February 18, 2017


5 Facts about Michael Novak (JOE CARTER, February 17, 2017, Acton)

3. In 1982, Novak published what many consider his most important and influential book, The Spirit of Democratic Capitalism. As AEI president Arthur C. Brooks says, the book "advanced a bold and important thesis: America's system of democratic capitalism represents a fusion of our political, economic, and moral-cultural systems." The book was illegally distributed in Poland, where it was credited with influencing the Solidarity movement, and used by dissident study groups in Czechoslovakia. The book also influenced world leaders, such as Vaclav Havel, the first president of Czechoslovakia after communism, and British Prime Minister Margaret Thatcher.

AEI mourns the loss of Michael Novak  (Arthur C. Brooks, February 17, 2017,  | AEIdeas)

The American Enterprise Institute mourns the loss of our colleague, Michael Novak, who passed away this morning at the age of 83. Michael was an AEI scholar for three decades until his retirement in 2010, and remained a close friend of the Institute.

This counselor of popes and politicians never ceased to inspire his colleagues here at AEI. His gentle and warm personality made him a beloved figure at the Institute.

Scholar Who Taught John Paul II To Appreciate Capitalism Worries About Pope Francis (Jerry Bowyer ,  6/13/14, Forbes)

Jerry: "Anything you want to say about John Paul II? He seems to be a rather significant portion of the book."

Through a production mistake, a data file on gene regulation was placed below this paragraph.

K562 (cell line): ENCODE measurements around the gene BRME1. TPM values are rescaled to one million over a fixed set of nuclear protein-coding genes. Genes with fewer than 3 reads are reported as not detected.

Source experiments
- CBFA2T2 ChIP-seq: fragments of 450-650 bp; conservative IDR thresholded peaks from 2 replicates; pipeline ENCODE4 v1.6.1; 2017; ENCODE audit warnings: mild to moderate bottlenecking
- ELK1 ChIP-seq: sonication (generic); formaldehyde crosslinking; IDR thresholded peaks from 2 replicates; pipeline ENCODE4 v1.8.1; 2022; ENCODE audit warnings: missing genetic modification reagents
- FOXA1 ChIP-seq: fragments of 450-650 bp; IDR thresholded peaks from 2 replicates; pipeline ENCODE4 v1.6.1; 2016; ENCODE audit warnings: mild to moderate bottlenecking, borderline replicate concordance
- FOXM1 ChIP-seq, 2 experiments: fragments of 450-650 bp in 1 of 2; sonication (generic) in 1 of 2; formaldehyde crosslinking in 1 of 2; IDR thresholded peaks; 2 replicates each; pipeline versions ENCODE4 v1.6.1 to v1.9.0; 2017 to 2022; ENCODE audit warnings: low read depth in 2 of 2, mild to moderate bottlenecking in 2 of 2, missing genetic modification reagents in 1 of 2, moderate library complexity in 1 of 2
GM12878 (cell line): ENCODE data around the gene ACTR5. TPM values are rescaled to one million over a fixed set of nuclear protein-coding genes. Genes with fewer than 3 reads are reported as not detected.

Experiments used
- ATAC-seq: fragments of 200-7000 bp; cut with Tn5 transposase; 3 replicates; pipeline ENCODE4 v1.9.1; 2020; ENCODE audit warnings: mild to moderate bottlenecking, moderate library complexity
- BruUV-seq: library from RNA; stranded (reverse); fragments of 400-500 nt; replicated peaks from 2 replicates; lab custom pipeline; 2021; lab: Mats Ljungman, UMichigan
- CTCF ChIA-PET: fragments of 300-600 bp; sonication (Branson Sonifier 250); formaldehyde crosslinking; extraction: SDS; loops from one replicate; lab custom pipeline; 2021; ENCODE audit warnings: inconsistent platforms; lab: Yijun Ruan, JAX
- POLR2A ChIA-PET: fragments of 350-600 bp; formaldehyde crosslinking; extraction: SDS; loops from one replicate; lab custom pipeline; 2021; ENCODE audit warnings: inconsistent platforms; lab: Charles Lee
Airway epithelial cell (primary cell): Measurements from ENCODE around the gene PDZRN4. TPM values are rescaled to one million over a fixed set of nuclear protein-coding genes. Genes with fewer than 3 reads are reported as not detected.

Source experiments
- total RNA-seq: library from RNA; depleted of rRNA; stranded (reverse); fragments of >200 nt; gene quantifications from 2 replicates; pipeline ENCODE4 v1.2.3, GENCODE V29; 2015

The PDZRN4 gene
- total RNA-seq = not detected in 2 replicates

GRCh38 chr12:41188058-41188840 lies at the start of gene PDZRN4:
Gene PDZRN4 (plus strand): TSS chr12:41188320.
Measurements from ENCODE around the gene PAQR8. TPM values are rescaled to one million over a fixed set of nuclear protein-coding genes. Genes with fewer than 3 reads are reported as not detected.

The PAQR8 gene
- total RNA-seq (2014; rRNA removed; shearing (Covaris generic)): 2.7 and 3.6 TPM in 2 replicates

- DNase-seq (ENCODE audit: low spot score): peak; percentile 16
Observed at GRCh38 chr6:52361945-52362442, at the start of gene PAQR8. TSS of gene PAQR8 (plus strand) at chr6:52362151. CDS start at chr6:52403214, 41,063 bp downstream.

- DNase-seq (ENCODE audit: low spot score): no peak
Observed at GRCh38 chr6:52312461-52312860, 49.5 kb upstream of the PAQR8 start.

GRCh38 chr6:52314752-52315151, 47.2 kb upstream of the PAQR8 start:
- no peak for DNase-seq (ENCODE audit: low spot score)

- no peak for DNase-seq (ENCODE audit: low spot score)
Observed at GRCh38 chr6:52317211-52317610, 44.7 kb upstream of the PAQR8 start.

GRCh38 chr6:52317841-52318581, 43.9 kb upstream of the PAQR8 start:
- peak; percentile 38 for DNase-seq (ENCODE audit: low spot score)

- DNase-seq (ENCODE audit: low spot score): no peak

Michael: "Yeah, there's a good chapter at the end especially. He comes from the same part of the world as my family: my family's on the Slovak side of the Tatra Mountains and across that little river, Dunajec River, and on the other side is Poland, and his family is from down in that region too--maybe a hundred miles away. So I had a kind of identification with him from the moment he was named. He could have been a relative of mine, so to speak. People do react along the lines of kinship, as you can see with Francis in Argentina and all of Latin America such an immense identification. Well, in some sort of way I identified with John Paul that way right off the bat, and he knew my part of the world [and] I knew his. And I'd been working in the human rights field for, well, since the '80s, so I had a grasp on the importance of what he did on democracy and on human rights in Poland, and what a transformation role he was playing. And I just enjoyed cheering that on. I was on the board of radio for Europe/Radio Liberty and we were broadcasting into these countries and keeping up with events on them so I had many, many reasons to feel immense gratitude to him and immense admiration for him. He invited me to a dinner in Rome in October of 1991, thereabouts, and I was too tongue-tied to say very much but I did learn it was a good practice to bring along a joke with you. He loved jokes - these dinners were informal, not formal... He would invite in some of his friends, there was a Polish bishop who was a good friend, [and] likeminded people. He liked to laugh. I remember I said to him, very somberly, that I must thank him for helping [and] for the miracle he prodded, [for] helping to bring down the Soviet Union. And he looked at me with derision, as if I had no idea what I was talking about (which is true), and he said, "There was no miracle. They had built a Mickey Mouse system." I can't swear that he used the words 'mickey mouse' but he used a term... We were speaking in Italian at that point. [He said,] "It collapsed under its own weight." So that sort of put me in my place. But like Margaret Thatcher, you had to be careful talking to him because it's such a quick rapier mind. And he treated you like a graduate student, asking questions and expecting you to step up to the plate and hit it and do a good job at it. You'd felt when you left you'd been through an examination with both of them. But I was very touched, [of] anything in my life, by the fact that he frequently introduced himself as a friend, and I don't mean just to me: I mean three or four times it appeared in newspapers across the world, [when] asked if he had many friends, he would mention regularly four or five different persons and I was on the list and I just value that immensely."